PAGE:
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Cadence Denali Acquisition Results in Broad Verification IP (VIP) Offering

Comments(0)Filed under: Industry Insights, Palladium, OVM, Incisive, Verification IP, Xuropa, Simulation, VIP, UVM, acceleration, Denali, Cadence, VIP Catalog, protocols, DAC party, memory models, testbench interface

High-tech mergers succeed when two companies blend their technologies and expertise to come up with a "best of both" solution. That's the idea behind today's (Feb. 28, 2011) Cadence Verification IP (VIP) catalog announcement , which combines VIP and technology that originated at both Cadence and Denali Software before Cadence's 2010 acquisition of Denali. Here's a brief look at what each brought to the party (and yes, speaking of parties, the famous Denali DAC party is still on!)

One of the key messages of the announcement is that all Cadence VIP now works in major third-party simulation environments. Previously, Cadence had a very broad range of VIP - with over 30 protocols - but it ran only in the Cadence Incisive simulator. Denali, in contrast, had a smaller VIP portfolio, but it could run in any simulator. Instead of locking everything to Incisive, Cadence decided to open everything up.

Denali provided more than just inspiration. "What we're doing is putting the Denali testbench interface across all our VIP," said Tom Hackett, Cadence product manager for verification IP. "Denali customers had a high level of satisfaction with that technology. So we're taking something we know people like and applying it across the product line to provide a common testbench interface."

The testbench interface supports multiple languages including SystemVerilog, e, and SystemC, and methodologies such as OVM and UVM. Tom said the interface strikes a good balance between IP visibility and ease of use, thus avoiding complexity and resulting in "reduced time to first test." With the same VIP testbench interface available for any simulator, he said, users will be able to avoid manual effort and improve verification quality across all projects.

Expanded VIP Portfolio

While Cadence had a very large VIP portfolio before the acquisition, Denali provided some strategic additions. Examples include PCIe Gen3, SuperSpeed USB, IBM PLB (Processor Local Bus) and SATA 6G. Other new additions to the VIP catalog, stemming from work that originated at Cadence, include AMBA4, 40G/100G Ethernet, MIPI M-PHY, MIPI DigiRF, and MIPI UniPro.

Memory models developed at Denali are part of the new VIP catalog announcement as well. If you look at how they're structured, Tom noted, memory models are really VIP components. Like bus-oriented VIP, they have a monitor that verifies protocols are correct, and an agent that responds to stimulus. Further, memory models from Denali use the same testbench interface that is now being applied to all Cadence VIP.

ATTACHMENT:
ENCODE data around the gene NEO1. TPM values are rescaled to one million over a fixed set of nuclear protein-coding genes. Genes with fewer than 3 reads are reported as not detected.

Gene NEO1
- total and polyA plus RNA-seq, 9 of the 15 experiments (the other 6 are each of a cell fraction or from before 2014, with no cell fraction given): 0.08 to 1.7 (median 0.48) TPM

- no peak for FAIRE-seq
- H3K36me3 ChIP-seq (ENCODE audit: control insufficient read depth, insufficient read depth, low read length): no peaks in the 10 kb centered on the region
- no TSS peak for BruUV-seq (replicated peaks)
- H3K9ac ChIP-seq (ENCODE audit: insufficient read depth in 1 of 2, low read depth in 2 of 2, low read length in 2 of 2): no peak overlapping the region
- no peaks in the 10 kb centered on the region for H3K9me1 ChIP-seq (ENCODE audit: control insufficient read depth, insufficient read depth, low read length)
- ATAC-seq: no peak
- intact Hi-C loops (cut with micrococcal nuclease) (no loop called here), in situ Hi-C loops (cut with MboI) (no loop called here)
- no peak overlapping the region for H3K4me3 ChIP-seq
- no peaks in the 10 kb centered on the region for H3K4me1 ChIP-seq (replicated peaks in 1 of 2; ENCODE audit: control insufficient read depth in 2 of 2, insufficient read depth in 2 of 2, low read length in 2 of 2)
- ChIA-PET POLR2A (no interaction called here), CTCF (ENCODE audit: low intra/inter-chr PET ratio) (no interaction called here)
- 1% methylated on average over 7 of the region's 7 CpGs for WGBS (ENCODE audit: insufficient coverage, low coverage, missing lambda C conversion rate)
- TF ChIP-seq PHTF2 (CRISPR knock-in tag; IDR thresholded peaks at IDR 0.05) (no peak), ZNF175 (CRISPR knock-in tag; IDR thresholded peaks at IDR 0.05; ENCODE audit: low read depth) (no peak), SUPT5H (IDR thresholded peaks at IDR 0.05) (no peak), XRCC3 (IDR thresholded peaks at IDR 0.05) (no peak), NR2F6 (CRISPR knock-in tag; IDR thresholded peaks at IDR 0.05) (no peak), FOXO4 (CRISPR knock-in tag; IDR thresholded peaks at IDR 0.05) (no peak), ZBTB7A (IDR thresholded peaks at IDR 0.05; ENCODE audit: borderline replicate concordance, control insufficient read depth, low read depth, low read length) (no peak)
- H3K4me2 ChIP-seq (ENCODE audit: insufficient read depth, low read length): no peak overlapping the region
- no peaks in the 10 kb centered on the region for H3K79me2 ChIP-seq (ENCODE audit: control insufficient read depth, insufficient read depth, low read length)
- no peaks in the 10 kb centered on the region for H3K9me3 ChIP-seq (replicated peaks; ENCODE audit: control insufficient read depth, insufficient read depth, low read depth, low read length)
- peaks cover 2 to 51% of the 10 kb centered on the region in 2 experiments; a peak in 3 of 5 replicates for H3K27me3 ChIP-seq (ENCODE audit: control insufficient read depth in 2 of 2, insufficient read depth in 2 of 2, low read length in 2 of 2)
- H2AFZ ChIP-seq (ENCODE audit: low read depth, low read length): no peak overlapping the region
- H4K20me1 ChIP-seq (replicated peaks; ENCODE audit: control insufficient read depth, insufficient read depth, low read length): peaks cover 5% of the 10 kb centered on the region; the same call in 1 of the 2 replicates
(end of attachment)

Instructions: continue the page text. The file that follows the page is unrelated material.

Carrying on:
One difference is that bus protocol VIPs are generic verification components that must cover all the functionality a designer might implement, while a memory model can be specific to a given manufacturer and part number. Denali had memory models for around 15,000 components. I will not attempt to list them here. But I'll mention the new memory subsystem modeling and verification support for wide I/O SDRAM, DDR4 SDRAM, LRDIMM, GDDR5, Flash ONFI 3.0, Flash PPM, and Flash Toggle2NAND.

Debug , Acceleration, and Unified Coverage

Another Denali technology that's being added to all Cadence VIP products is a trace debug feature that allows remote debugging without the need to obtain a copy of the customer's design. This gets around the NDA issues that inevitably arise when third-party IP is part of a design. Customers can turn the trace on, capture a detailed log file, and ship it back to Cadence without having to send a copy of the design. Cadence engineers can then debug what's going on in the model.

Technology originated by Cadence allows accelerated VIP on Palladium verification platforms using the Accellera SCE-MI interface. In fact, Tom said, this technology has been around for several years. "What's new is that we're rolling out a new generation of accelerated VIP that's compatible with simulation VIP so you can merge coverage results," he noted. Thus, whether the verification engine is a simulator, accelerator, or formal verification tool, coverage data from these three engines can be combined. (Cadence already had VIP support for formal verification).

Most Cadence VIP is available for evaluation on Xuropa.com/cadence.  As I noted in a previous blog post, potential users can evaluate the software without signing a license agreement.

An overview of the new VIP catalog, including a listing of protocols and new capabilities, is available on line.  An article by Tom Hackett at ChipEstimate.com provides further perspectives on the Cadence-Denali acquisition and the Cadence VIP offering.

Richard Goering

 

 

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